It is quite obvious that we can't build an amplifier out of resistors (because of their linearity). But is there a circuit theorem that states the impossibility of building an amplifier out of diodes (semiconductor or vacuum tube ones) without using transistors, relays and other 3-terminal devices?
Gunn diodes have a region of negative resistance, i.e., at certain input voltage the current flowing through the diode is increased when the voltage is decreased. These diodes can be used to amplify RF, but they only become practical at microwave frequencies.
You can make an amplifier from tunnel diodes, but that's probably not what you are talking about, since ordinary diodes do not exhibit a negative resistance characteristic, at least not in the normal range of operation.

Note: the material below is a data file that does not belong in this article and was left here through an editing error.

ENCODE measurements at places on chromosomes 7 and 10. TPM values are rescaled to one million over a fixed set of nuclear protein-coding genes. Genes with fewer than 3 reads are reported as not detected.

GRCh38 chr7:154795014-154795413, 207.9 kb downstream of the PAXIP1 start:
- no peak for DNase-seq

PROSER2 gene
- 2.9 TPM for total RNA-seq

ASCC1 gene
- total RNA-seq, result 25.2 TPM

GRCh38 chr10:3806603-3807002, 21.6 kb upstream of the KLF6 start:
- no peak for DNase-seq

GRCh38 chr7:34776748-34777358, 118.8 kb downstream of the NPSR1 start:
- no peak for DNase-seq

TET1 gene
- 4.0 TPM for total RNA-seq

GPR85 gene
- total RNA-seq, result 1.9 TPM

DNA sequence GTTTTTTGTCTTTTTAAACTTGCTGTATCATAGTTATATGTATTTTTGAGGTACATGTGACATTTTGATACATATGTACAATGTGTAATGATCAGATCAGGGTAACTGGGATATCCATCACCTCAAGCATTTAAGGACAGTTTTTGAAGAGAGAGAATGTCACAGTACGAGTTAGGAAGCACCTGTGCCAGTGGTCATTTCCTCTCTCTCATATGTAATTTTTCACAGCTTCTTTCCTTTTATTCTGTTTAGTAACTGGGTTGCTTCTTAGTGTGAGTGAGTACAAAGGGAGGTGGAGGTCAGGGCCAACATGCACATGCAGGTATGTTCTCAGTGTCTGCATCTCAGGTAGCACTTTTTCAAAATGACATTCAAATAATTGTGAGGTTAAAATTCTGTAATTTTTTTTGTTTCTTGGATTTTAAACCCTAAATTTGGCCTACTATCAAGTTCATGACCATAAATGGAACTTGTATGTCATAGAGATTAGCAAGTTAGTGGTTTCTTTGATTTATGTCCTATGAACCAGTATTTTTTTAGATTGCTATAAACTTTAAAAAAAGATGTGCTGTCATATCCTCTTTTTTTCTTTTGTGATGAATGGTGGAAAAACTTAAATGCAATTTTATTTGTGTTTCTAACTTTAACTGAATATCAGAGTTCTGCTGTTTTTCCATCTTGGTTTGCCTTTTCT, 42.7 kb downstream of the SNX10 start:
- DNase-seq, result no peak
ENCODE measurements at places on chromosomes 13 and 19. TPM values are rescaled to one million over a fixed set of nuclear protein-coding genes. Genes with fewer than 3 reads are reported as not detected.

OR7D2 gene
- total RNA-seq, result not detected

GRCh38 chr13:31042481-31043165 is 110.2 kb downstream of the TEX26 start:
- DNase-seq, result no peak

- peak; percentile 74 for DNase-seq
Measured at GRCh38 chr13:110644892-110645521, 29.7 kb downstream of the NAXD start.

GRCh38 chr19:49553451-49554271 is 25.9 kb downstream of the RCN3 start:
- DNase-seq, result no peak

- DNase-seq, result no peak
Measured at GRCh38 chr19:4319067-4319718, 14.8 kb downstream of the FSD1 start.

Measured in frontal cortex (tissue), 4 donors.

It's possible to make a parametric amplifier from an ordinary diode because of the capacitance change with voltage. That involves a pump oscillator at a higher frequency than the signal you want to amplify. It has been used for very high frequencies and more moderate ones (eg. Philbrick P2 amplifier).
However, this is an incomplete answer without some kind of reference to a theorem that says the resistive nonlinearity of a diode cannot possibly provide voltage or current gain.